Using window arrays

To create an array of windows, declare an array of the datatype of the window. For example, the following statement declares an array named myarray, which contains five instances of the window w_employee:

w_employee myarray[5]

You can also create unbounded arrays of windows if the number of windows to be opened is not known at compile time.

Opening an instance using an array

To open an instance of a window in an array, use the Open function and pass it the array index. Continuing the example above, the following statements open the first and second instances of the window w_employee:

Open(myarray[1])         // Opens the first instance
                         // of the window w_employee.
Open(myarray[2])         // Opens the second instance.

Moving first instance opened

The statements in this example open the second instance of the window at the same screen location as the first instance. Therefore, you should call the Move function in the script to relocate the first instance before the second Open function call.

Manipulating arrays

Using arrays of windows, you can manipulate particular instances by using the array index. For example, the following statement hides the second window in the array:


You can also reference controls in windows by using the array index, such as:

myarray[2].st_count.text = "2"

Opening many windows

When you open or close a large number of instances of a window, you may want to use a FOR...NEXT control structure in the main window to open or close the instances. For example:

w_employee myarray[5]
for i = 1 to 5

Creating mixed arrays

In the previous example, all windows in the array are the same type. You can also create arrays of mixed type. Before you can understand this technique, you need to know one more thing about window inheritance: all windows you define are actually descendants of the built-in datatype window.

Suppose you have a window w_employee that is defined from scratch, and w_customer that inherits from w_employee. The complete inheritance hierarchy is the following:

Figure: Window inheritance hierarchy

The system-defined object named window is the ancestor of all windows you define in PowerBuilder. The built-in object named window defines properties that are used in all windows (such as X, Y, and Title).

If you declare a variable of type window, you can reference any type of window in the application. This is because all user-defined windows are a kind of window.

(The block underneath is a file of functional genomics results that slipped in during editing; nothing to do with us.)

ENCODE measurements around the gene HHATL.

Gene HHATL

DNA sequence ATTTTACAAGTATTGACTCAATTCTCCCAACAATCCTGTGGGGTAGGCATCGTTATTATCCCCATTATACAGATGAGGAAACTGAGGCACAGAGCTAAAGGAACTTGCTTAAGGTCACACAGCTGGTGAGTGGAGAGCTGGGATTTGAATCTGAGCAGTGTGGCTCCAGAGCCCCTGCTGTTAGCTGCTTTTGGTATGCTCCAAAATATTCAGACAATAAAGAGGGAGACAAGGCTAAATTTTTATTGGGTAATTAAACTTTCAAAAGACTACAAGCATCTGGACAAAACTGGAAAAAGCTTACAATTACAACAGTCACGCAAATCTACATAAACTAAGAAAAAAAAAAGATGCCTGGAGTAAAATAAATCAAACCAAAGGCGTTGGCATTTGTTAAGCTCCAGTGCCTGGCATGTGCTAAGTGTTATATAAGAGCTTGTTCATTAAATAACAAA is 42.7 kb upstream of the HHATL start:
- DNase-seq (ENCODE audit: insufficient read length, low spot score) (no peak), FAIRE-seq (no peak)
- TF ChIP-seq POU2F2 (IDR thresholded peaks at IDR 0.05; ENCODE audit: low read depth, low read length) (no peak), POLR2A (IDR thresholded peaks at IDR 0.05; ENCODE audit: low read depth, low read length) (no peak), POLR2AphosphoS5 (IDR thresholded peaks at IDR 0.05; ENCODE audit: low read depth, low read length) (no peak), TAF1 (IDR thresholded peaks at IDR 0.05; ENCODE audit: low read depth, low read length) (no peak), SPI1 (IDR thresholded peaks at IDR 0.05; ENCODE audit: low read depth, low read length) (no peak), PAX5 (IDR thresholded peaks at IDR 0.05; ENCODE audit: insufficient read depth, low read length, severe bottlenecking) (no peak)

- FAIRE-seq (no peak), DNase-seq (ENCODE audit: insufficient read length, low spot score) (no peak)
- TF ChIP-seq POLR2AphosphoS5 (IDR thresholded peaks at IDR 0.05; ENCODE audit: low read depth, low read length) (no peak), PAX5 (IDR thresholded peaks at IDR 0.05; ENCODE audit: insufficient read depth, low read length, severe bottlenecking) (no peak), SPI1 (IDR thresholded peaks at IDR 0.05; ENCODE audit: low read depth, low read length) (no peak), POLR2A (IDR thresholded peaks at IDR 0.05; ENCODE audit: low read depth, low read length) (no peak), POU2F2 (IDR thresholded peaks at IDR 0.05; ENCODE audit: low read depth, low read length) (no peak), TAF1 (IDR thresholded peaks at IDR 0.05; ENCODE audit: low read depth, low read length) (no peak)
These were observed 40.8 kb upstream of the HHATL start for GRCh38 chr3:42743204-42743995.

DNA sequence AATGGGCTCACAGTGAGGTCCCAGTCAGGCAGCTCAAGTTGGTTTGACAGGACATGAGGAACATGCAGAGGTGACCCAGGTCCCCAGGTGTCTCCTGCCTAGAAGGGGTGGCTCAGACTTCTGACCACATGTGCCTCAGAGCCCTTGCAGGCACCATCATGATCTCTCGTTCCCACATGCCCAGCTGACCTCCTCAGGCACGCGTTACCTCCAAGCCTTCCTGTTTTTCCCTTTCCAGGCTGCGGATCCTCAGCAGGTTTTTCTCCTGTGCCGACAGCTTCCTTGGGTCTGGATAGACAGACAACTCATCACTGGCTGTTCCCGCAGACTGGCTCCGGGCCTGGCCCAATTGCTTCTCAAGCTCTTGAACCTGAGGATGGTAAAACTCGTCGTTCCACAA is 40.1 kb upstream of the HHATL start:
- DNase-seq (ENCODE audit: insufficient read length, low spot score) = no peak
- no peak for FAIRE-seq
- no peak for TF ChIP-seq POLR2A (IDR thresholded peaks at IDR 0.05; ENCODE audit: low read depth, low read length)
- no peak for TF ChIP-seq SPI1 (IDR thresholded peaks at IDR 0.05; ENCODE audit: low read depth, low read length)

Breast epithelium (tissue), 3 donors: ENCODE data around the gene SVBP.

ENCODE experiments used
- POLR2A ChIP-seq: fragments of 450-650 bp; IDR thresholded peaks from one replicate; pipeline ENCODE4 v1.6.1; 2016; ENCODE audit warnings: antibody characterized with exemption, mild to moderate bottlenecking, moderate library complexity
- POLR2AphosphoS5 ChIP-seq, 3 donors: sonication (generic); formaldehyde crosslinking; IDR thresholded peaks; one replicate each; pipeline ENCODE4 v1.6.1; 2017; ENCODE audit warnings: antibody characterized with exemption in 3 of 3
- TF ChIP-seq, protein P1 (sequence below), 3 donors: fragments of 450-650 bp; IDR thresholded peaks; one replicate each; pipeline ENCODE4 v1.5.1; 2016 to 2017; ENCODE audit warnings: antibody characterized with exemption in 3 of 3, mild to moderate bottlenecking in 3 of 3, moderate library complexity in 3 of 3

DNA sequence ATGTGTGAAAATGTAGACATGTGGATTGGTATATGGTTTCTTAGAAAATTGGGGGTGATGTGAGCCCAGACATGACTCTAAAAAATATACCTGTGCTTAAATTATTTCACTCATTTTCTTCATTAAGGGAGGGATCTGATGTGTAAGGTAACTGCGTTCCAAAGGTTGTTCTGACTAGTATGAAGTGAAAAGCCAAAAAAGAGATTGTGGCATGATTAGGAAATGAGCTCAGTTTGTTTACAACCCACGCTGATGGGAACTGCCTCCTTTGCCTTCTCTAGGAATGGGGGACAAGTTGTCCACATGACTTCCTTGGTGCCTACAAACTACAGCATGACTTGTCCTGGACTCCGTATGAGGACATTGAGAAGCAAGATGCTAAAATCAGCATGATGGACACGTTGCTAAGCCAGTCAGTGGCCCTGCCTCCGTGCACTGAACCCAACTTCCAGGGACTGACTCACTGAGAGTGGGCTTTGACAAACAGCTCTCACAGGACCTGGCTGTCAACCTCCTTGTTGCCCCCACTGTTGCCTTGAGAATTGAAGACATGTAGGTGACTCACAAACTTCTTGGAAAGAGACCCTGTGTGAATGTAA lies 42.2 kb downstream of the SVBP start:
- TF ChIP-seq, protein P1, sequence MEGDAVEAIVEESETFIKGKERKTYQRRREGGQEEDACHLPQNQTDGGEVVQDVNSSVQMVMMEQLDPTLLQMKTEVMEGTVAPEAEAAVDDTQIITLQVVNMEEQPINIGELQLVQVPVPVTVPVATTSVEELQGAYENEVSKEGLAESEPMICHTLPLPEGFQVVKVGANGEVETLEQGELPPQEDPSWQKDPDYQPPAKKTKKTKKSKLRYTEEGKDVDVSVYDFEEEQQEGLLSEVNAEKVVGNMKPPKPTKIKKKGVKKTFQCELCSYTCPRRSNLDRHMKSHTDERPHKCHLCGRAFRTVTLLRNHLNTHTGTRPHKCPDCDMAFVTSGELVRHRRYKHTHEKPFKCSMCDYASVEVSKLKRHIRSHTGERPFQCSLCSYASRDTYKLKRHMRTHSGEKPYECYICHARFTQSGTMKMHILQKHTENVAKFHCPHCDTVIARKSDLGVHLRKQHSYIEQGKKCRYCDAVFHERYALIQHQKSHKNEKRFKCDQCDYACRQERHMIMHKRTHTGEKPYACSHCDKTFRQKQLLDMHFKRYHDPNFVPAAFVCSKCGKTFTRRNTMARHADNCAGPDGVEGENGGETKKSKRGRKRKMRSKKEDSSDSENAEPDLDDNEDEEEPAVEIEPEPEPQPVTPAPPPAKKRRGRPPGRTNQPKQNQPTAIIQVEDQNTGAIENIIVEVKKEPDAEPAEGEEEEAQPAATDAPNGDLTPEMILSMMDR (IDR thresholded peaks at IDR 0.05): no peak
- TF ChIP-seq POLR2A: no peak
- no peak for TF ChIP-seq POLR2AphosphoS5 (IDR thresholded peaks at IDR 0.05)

The following code creates an array of three windows. The array is named newarray. The array can reference any type of window, because all user-defined windows are derived from the window datatype:

window newarray[3]
string win[3]
int iwin[1] = "w_employee"
win[2] = "w_customer"
win[3] = "w_sales"

for i = 1 to 3
   Open(newarray[i], win[i])

The code uses this form of the Open function:

Open ( windowVariable, windowType )

where windowVariable is a variable of type window (or a descendant of window) and windowType is a string that specifies the type of window.

The preceding code opens three windows: an instance of w_employee, an instance of w_customer, and an instance of w_sales.

Using arrays versus reference variables

The following table shows when you use reference variables and when you use arrays to manipulate window instances.





You can refer to particular instances.

Arrays are more difficult to use. For example, if the user closes the second window in an array, then wants to open a new window, your code must determine whether to add a window to the end of the array (thereby using more memory than needed) or find an empty slot in the existing array for the new window.

Reference variables

Easy to use PowerBuilder manages them automatically.

You cannot manipulate particular instances of windows created using reference variables.

Suppose you use w_employee to provide or modify data for individual employees. You may want to prevent a second instance of w_employee opening for the same employee, or to determine for which employees an instance of w_employee is open. To do this kind of management, you must use an array. If you do not need to manage specific window instances, use reference variables instead to take advantage of their ease of use.